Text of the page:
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Sun, February 10th, 2013 - 7:00AM
Mon, February 11th, 2013 - 7:00AM
Wendy Wagner
Avalanche risk The Bottom Line

A CONSIDERABLE avalanche danger exists above treeline this morning as yesterday’s storm slowly exits the Eastern Turnagain Arm area. Triggering a wind slab avalanche 1-2+’ deep formed during very strong east wind over the past 36 hours is the main concern. Additionally, watch for looming cornices that could be teetering on the brink. Below treeline there is a MODERATE danger where warm temperatures may loosen the snow surface and wet loose and wet slab avalanches could be possible.

Sun, February 10th, 2013
Above 2,500'
3 - Considerable
Avalanche risk
2 - Moderate
Avalanche risk
Below Treeline
Below 1,000'
2 - Moderate
Avalanche risk
0 - No Rating
1 - Low
2 - Moderate
3 - Considerable
4 - High
5 - Extreme
Avalanche risk Avalanche risk Avalanche risk Avalanche risk Avalanche risk
Travel Advice Generally safe avalanche conditions. Watch for unstable snow on isolated terrain features. Heightened avalanche conditions on specific terrain features. Evaluate snow and terrain carefully; identify features of concern. Dangerous avalanche conditions. Careful snowpack evaluation, cautious route-finding, and conservative decision-making essential. Very dangerous avalanche conditions. Travel in avalanche terrain not recommended. Extraordinarily dangerous avalanche conditions. Avoid all avalanche terrain.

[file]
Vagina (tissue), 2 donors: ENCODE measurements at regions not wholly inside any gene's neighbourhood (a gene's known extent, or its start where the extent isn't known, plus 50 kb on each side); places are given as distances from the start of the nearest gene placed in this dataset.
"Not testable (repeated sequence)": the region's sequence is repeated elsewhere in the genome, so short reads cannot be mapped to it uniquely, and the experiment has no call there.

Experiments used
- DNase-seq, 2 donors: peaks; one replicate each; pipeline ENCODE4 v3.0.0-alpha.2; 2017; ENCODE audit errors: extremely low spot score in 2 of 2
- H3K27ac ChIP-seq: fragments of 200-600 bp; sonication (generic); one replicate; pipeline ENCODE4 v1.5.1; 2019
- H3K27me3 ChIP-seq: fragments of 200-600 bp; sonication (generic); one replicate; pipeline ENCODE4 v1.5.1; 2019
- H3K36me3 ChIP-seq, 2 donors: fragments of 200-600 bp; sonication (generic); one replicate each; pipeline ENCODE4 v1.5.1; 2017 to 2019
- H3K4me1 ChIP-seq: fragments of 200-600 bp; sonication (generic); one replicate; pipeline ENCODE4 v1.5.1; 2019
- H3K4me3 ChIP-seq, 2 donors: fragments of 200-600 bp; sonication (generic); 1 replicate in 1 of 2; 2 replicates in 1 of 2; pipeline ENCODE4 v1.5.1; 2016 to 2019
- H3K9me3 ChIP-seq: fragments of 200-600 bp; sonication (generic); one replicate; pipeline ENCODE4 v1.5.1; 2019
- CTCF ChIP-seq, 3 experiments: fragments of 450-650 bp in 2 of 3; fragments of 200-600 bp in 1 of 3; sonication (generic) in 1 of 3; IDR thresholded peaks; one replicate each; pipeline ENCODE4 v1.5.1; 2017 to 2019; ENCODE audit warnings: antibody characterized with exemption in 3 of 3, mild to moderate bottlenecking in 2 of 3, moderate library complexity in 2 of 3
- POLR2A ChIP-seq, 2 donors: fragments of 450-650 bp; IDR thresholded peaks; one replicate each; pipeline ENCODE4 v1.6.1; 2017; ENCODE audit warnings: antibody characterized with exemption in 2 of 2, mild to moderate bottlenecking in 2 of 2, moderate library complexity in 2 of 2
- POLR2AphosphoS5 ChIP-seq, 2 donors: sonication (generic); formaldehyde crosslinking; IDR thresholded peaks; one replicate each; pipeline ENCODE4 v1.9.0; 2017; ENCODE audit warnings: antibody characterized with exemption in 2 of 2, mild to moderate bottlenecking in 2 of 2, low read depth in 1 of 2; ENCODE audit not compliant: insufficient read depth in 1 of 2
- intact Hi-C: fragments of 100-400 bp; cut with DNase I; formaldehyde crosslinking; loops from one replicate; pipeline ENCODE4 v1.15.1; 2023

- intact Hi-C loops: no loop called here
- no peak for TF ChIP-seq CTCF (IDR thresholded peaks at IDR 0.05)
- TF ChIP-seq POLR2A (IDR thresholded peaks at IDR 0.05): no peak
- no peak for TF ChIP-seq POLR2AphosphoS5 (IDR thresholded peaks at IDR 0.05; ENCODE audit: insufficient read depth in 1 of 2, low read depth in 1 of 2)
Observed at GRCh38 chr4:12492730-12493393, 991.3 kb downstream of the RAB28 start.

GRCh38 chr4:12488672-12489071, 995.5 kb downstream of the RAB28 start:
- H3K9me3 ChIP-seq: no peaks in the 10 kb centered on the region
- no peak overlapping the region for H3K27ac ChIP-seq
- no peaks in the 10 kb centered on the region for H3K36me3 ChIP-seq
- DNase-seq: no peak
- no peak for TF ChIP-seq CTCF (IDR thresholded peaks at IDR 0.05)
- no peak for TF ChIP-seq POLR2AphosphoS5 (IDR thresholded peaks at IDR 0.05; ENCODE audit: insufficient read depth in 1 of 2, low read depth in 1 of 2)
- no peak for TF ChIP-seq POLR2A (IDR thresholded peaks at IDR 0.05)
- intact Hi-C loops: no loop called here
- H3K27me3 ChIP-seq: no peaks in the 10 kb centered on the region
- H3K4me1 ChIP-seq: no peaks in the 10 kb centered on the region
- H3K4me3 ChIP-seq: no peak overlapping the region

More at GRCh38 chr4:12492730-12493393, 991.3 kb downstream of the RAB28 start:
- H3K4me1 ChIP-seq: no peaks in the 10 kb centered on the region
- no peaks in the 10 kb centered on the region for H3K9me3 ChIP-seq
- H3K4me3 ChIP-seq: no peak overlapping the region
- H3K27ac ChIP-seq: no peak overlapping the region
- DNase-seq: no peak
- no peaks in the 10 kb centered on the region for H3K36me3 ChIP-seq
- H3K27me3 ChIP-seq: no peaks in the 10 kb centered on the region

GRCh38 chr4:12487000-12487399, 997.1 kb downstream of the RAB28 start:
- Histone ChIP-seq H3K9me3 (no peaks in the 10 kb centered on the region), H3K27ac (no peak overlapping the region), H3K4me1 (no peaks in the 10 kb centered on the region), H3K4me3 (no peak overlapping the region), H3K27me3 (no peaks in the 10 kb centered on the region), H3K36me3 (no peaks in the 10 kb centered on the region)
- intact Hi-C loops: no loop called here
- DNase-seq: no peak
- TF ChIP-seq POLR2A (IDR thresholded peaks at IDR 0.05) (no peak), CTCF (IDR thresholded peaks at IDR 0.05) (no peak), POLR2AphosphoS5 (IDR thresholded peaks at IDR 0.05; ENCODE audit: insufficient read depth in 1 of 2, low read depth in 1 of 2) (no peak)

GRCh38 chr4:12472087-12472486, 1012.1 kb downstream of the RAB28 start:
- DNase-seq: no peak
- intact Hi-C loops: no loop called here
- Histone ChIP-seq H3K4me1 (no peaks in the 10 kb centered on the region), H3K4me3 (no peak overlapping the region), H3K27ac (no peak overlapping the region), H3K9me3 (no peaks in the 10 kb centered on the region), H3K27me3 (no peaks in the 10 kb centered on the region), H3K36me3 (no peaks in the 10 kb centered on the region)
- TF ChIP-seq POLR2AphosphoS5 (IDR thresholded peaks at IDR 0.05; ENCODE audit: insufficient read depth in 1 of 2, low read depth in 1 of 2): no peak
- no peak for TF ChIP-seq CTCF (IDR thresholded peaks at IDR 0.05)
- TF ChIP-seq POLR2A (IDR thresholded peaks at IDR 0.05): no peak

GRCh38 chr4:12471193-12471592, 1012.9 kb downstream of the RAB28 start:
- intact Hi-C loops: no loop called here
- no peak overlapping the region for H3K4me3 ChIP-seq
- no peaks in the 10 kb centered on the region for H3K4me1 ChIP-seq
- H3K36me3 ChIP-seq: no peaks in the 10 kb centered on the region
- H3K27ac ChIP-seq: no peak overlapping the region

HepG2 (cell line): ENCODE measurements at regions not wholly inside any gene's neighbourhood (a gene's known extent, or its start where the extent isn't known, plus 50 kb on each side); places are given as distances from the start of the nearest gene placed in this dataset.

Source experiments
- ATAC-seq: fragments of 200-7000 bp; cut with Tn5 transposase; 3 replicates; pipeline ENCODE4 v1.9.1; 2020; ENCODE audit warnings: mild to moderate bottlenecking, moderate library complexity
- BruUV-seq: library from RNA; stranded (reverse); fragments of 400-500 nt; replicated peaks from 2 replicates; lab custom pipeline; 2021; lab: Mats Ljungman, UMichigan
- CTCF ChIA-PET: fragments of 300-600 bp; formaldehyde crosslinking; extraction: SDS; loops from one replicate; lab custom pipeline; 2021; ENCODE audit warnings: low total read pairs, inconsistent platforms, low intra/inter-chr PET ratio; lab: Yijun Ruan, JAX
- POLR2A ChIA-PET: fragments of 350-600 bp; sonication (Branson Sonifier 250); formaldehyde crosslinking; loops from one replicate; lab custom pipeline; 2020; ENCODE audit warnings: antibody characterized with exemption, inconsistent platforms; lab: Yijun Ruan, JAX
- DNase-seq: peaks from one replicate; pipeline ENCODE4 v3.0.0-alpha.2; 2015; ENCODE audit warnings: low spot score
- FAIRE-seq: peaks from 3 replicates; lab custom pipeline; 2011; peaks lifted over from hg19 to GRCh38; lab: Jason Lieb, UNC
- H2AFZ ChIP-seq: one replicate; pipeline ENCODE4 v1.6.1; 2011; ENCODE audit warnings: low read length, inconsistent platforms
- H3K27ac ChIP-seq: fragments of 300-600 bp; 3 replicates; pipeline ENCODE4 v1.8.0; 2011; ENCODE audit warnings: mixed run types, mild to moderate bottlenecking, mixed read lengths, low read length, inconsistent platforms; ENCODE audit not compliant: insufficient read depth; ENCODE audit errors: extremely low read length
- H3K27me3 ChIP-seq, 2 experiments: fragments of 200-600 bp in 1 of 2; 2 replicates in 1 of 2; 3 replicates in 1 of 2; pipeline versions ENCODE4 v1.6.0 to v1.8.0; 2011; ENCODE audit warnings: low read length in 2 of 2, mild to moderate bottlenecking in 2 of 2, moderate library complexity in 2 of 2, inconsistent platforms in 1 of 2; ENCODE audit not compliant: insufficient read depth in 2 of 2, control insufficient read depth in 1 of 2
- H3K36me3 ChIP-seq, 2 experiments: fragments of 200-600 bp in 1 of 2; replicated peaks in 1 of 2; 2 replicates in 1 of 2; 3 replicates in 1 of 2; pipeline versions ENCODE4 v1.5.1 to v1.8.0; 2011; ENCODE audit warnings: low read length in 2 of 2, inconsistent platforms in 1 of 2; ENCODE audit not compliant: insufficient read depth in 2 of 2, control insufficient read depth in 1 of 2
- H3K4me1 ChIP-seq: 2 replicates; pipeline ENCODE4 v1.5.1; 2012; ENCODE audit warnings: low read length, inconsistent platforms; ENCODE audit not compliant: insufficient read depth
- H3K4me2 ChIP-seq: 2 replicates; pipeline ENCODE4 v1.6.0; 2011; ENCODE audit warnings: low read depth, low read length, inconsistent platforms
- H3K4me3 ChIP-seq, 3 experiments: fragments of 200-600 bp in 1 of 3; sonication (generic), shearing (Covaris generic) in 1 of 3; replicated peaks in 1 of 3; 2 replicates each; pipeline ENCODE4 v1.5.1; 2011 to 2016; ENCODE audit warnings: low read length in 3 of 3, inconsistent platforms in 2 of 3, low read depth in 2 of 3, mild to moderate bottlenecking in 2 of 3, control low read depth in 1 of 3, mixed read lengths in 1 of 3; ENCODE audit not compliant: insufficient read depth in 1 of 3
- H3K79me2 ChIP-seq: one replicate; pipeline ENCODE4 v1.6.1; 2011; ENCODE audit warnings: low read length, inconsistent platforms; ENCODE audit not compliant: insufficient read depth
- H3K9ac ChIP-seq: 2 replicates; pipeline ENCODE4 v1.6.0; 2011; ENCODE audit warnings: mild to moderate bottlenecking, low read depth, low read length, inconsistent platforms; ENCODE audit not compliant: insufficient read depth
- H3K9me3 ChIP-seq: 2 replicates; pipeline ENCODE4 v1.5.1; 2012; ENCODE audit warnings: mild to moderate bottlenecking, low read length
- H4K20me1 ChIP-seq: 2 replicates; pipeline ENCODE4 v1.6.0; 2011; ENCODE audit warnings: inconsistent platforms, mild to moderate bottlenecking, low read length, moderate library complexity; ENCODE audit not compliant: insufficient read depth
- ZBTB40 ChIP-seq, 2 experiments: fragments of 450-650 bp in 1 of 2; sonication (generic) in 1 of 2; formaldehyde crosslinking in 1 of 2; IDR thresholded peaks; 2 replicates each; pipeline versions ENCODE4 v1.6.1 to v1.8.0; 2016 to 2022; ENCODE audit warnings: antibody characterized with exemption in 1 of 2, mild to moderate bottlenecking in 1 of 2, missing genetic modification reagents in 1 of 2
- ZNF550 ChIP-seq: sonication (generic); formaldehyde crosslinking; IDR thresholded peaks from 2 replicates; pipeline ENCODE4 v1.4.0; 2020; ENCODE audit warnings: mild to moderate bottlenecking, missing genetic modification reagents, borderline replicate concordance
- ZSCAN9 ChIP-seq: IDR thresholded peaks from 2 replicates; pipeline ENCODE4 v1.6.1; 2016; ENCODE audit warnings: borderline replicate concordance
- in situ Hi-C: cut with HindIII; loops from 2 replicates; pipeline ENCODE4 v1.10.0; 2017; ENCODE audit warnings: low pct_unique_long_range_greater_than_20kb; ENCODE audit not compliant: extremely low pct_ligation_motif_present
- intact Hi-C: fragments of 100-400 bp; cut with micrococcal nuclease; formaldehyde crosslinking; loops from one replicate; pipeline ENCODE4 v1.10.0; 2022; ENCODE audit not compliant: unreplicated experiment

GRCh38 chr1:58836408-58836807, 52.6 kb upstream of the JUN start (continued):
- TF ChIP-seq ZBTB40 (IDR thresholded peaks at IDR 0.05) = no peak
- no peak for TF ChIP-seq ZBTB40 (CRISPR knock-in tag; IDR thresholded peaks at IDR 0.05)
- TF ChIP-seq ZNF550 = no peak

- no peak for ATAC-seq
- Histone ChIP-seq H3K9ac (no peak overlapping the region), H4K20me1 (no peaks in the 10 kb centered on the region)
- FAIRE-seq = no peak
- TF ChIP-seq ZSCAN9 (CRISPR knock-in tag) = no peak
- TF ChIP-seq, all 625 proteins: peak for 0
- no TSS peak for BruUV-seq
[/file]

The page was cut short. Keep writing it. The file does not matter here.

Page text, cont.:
Likelihood of Avalanches Natural and human-triggered avalanches unlikely. Natural avalanches unlikely; human-triggered avalanches possible. Natural avalanches possible; human-triggered avalanches likely. Natural avalanches likely; human-triggered avalanches very likely. Natural and human-triggered avalanches certain.